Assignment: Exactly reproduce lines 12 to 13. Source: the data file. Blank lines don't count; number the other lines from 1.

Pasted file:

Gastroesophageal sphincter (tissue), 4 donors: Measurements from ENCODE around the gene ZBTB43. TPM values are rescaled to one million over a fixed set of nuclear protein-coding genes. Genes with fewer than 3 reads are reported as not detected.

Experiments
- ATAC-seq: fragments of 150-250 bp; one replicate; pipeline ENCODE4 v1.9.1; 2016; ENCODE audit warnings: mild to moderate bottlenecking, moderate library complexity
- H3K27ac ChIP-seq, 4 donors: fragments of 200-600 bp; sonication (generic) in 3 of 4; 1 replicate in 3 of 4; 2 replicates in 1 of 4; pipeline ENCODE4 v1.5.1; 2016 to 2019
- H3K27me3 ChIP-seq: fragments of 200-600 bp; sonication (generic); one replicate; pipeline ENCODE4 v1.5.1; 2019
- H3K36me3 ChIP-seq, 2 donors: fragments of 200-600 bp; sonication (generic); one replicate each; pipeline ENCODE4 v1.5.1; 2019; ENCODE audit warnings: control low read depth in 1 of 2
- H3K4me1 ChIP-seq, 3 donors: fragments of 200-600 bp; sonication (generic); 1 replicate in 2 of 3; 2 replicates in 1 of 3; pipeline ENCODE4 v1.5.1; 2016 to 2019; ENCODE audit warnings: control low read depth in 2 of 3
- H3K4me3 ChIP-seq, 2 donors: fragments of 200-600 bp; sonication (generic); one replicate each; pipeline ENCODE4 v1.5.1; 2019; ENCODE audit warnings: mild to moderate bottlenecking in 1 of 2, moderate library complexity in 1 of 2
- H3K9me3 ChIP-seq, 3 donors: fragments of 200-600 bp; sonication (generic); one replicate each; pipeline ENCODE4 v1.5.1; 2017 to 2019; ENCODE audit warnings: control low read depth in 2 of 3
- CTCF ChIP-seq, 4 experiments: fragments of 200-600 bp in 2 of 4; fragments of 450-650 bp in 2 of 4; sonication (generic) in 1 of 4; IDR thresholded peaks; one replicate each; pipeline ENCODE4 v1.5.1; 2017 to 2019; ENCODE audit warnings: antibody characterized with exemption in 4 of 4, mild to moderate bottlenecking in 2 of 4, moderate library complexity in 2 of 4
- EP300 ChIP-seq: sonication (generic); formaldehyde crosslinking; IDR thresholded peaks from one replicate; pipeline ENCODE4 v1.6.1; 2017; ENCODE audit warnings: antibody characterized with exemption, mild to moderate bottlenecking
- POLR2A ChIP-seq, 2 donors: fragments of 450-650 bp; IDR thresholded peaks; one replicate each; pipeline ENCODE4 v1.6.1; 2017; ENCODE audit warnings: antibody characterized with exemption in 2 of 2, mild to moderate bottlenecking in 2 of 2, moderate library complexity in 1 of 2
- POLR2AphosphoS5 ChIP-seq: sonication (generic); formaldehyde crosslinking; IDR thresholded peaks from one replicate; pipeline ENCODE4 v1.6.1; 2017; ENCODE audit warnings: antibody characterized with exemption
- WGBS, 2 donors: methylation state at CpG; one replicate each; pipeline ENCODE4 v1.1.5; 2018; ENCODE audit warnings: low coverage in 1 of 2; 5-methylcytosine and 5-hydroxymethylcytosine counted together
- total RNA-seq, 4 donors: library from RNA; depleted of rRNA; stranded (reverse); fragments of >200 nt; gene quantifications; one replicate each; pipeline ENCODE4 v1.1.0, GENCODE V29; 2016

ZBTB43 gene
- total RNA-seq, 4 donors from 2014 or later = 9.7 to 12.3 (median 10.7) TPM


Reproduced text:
- POLR2A ChIP-seq, 2 donors: fragments of 450-650 bp; IDR thresholded peaks; one replicate each; pipeline ENCODE4 v1.6.1; 2017; ENCODE audit warnings: antibody characterized with exemption in 2 of 2, mild to moderate bottlenecking in 2 of 2, moderate library complexity in 1 of 2
- POLR2AphosphoS5 ChIP-seq: sonication (generic); formaldehyde crosslinking; IDR thresholded peaks from one replicate; pipeline ENCODE4 v1.6.1; 2017; ENCODE audit warnings: antibody characterized with exemption